There are many duties you’ll have as a nurse, and it is critical thatYoucommunicate clearly with your patients. You have to be relatable, personable, knowledgable, with the ability to build rapport with your coworkers, patients, and their families.
When you’re deciding whether or not you want to become a nurse, think about how you feel working with others regularly and consider how to improve your communication skills.
13. Time management is a nurses most important skill
Being disciplined with your time is essential to being a successful nurse. You will have many tasks to perform in 12 hours for a multitude of patients. It will be up to you to decide what to do, when to do it, and how long to spend on each task. Having this skill will enable you to treat your patients more effectively and efficiently. Those who succeed with time management feel more in control, have a better self-image, experience decreased stress levels, and feel more organized.
However, not everyone has strong time management skills, and that’s okay. Up to 80% of people say they have trouble managing their time.Time management is essential. So, ask yourself, how are you with time management? Be sure remember, there are ways to improve your time management!
14. You will make mistakes (it’s okay, we all do!)
A medical error is a preventable adverse effect of medical care, whether or not it is evident or harmful to the patient. These medical errors can include:
- Improper transfusions
- Under and overtreatment
- Surgical injuries and wrong-site surgery
- Restraint-related injuries
- Pressure ulcers
- Mistaken patient identities
- Medication error (which is the most common)
Seven million people are affected by a medication error every year in the U.S., killing up to 100,000. It’s now the third leading cause of death.
There are only about four million nurses in the U.S. at the current moment. Almost every nurse will have to make a mistake to reach the number of seven million people affected – some may commit more than one.
As a nurse, you will make a mistake. It may be minor or severe, but it will happen at some point. This can be difficult to deal with, which is why it is important to consider before starting your career.
15. Bullying and abuse from coworkers and patients do happen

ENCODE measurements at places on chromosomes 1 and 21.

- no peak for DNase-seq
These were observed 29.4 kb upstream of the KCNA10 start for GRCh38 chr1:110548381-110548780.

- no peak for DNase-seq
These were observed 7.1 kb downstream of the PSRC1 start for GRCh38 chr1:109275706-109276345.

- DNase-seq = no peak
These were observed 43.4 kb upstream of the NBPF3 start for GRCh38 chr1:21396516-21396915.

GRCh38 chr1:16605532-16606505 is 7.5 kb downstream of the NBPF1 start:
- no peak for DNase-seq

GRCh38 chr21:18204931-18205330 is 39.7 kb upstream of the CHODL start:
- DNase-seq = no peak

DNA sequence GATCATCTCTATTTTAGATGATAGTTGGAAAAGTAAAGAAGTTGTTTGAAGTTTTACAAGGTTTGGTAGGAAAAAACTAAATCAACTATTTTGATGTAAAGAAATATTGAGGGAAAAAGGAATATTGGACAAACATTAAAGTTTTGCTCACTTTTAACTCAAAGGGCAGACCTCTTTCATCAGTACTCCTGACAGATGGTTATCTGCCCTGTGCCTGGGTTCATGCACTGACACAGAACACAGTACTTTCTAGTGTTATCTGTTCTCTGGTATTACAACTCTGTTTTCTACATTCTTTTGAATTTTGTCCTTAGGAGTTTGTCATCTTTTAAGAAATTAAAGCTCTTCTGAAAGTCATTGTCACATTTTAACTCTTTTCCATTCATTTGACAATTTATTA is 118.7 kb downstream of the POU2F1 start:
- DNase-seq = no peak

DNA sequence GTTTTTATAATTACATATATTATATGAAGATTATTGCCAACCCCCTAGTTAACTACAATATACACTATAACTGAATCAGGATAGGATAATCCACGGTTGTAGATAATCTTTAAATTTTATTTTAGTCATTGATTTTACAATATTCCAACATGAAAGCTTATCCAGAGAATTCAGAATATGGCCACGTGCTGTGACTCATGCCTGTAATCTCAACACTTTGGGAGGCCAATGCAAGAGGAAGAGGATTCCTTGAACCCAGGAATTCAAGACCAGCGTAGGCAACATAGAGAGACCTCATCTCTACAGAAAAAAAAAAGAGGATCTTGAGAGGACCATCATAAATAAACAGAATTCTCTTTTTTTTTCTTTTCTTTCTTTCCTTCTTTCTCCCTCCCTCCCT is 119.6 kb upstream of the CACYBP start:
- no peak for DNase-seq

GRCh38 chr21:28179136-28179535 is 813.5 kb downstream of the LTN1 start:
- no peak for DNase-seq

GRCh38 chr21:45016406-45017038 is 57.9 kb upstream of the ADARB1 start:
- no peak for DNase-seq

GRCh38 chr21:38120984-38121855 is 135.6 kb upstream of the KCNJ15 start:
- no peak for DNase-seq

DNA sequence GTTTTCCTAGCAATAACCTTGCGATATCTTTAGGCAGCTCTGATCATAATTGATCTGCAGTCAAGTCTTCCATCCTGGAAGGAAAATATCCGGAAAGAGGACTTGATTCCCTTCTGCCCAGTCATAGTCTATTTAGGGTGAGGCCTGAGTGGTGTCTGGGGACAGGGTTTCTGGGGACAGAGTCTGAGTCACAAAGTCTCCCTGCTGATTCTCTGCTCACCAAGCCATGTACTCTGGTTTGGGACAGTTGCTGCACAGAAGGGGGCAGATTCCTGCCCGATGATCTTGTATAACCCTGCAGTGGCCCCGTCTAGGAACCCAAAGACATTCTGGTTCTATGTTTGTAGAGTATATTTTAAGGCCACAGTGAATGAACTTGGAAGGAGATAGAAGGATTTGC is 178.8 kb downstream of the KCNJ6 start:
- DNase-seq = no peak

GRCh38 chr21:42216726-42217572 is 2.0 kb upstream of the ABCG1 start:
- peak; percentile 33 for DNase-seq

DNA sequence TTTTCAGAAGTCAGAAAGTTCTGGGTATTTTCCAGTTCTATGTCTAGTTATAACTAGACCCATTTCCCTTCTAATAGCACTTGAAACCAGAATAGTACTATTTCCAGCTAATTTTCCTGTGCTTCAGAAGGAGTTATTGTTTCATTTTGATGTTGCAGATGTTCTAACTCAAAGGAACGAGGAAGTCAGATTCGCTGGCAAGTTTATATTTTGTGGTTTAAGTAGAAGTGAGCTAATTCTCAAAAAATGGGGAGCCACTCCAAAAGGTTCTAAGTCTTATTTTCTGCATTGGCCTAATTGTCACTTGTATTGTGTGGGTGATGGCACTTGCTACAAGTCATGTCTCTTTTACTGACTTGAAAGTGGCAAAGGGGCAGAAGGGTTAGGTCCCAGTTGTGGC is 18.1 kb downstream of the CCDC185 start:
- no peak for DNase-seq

The saying “nurses eat their young” is, unfortunately, fairly accurate. Up to 60% of nurses stated that they experienced bullying, especially as new hires, with 26% describing that bullying as severe. This is a disappointing statistic, considering the other difficulties that they face daily.
Bullying can encompass many different things, from exclusion to full-on verbal death threats, and there is no exception for nurses. Most new hires described their bullying as either exclusion or verbal, often putting them in a situation that they found humiliating. These nurses are much more likely to quit within the first few years.
While we’re aware of this problem, not much has been done to solve it. This can be because healthcare has been strained already, especially since the start of the pandemic. It is likely that management doesn’t have the time, money, or resources to address the bullying. Sometimes it’s easier for them to handle their turnover rates than address why.
Being aware of this ahead of time can help you decide if a specific unit or area is the right place to work. This can also be an essential topic to cover during an interview to see what people say about the unit’s culture.
16. Nursing is physically hard
Working as a nurse is physically demanding. You are not sitting at a computer all day – you’re likely running around, lifting, moving, or cleaning patients (and more). While this can be ideal for a lot of people who can’t sit still, it can also be very hard on your body, especially over time. Up to 95% of nurses say their work has negatively impacted their physical health. This can be due to effects on their sleep, mental health, exhaustion levels, and even injuries.